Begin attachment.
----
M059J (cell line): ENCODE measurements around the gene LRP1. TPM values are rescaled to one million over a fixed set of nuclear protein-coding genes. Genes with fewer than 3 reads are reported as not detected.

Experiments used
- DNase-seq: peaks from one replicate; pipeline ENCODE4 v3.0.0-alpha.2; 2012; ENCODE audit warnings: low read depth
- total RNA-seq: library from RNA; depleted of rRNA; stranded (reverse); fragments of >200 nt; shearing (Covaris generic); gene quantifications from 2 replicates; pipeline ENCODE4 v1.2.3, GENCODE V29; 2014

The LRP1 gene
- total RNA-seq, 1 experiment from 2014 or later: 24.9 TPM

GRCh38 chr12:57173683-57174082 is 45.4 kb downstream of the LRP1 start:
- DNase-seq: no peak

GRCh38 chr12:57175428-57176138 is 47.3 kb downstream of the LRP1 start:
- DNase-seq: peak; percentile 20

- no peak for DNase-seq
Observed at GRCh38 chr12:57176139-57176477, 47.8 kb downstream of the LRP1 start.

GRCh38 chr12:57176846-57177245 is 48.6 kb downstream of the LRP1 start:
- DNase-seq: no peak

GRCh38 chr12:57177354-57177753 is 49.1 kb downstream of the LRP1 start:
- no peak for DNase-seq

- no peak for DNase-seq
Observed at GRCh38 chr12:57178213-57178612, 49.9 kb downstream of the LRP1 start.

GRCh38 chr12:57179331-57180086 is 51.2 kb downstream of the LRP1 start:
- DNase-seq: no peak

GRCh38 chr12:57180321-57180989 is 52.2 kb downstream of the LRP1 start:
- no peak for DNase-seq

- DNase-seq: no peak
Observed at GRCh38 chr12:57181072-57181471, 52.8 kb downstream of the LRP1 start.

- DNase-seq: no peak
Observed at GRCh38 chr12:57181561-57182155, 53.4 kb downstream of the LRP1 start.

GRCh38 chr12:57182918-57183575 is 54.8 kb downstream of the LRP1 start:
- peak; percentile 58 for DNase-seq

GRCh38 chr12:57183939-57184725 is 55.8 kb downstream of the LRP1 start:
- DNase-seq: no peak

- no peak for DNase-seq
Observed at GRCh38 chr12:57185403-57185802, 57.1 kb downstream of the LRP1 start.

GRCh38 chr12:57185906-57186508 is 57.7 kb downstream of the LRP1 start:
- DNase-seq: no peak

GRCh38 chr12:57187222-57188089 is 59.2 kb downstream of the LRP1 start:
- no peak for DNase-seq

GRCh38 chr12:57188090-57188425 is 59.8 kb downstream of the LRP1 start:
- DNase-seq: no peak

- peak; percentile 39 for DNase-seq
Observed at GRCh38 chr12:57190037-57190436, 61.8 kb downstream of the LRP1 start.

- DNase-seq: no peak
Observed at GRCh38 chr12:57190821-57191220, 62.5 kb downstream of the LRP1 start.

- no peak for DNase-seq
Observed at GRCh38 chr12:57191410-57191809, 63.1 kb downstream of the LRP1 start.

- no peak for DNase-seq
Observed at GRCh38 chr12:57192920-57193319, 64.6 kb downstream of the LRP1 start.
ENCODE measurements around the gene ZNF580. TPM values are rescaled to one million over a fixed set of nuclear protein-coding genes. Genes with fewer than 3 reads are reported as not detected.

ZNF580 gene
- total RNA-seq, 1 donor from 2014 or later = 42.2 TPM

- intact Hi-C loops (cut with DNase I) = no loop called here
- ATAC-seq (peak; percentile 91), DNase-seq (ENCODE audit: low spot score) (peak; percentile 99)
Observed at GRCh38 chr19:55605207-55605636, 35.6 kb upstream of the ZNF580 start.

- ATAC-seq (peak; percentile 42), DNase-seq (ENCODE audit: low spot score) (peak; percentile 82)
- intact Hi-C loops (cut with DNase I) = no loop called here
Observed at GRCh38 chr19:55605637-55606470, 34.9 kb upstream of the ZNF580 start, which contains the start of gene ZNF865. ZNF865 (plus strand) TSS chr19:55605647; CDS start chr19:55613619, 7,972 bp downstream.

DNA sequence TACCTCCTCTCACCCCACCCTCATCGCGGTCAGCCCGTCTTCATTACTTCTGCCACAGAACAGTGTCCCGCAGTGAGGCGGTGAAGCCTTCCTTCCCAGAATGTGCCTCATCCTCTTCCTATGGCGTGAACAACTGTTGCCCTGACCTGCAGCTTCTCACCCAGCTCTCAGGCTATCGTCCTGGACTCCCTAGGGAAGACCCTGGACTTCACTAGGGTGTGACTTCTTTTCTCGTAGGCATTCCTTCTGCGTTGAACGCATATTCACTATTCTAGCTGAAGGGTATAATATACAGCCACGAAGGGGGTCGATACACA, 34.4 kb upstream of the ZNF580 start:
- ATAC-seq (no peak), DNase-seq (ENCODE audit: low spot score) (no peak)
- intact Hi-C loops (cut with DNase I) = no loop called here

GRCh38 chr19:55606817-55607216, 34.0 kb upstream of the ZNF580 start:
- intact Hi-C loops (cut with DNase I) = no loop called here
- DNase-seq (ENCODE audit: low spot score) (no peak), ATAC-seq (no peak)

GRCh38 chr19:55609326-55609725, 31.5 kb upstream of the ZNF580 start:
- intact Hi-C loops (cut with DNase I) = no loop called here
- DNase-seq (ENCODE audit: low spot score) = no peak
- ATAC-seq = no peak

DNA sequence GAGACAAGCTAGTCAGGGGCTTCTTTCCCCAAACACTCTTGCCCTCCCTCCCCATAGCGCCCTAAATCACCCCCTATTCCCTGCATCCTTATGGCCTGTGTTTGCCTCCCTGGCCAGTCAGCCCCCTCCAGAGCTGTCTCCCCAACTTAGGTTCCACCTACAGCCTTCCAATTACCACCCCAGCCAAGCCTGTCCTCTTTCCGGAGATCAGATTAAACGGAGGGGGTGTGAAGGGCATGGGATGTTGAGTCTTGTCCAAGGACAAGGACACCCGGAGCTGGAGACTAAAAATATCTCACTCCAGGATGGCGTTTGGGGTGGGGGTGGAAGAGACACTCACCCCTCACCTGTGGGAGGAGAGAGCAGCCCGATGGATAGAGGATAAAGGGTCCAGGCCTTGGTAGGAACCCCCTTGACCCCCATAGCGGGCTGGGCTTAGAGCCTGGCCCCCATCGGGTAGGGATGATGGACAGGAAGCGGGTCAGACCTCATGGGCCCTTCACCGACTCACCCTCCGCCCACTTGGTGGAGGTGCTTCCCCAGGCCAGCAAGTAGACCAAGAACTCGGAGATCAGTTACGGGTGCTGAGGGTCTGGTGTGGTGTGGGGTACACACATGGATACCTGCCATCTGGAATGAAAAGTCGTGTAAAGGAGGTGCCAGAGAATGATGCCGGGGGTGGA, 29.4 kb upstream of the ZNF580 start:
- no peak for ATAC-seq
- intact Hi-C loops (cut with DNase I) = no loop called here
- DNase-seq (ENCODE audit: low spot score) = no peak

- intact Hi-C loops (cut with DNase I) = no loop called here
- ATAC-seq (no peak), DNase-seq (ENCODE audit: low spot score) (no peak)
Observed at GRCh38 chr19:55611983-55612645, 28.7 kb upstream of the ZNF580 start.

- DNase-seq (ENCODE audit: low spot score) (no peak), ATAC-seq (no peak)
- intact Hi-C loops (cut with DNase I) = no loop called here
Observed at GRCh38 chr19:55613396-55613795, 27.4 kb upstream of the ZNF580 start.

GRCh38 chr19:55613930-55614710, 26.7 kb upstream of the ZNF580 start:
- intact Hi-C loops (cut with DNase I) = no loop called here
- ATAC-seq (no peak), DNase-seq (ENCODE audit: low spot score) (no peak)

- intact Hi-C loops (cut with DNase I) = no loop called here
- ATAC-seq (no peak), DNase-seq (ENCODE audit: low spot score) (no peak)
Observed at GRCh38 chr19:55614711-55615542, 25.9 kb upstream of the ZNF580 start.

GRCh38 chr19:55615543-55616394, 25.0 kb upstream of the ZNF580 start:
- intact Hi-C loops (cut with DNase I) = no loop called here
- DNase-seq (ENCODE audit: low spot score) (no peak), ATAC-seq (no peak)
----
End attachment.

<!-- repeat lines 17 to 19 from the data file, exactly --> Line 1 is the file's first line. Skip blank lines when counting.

- no peak for DNase-seq
Observed at GRCh38 chr12:57178213-57178612, 49.9 kb downstream of the LRP1 start.

GRCh38 chr12:57179331-57180086 is 51.2 kb downstream of the LRP1 start: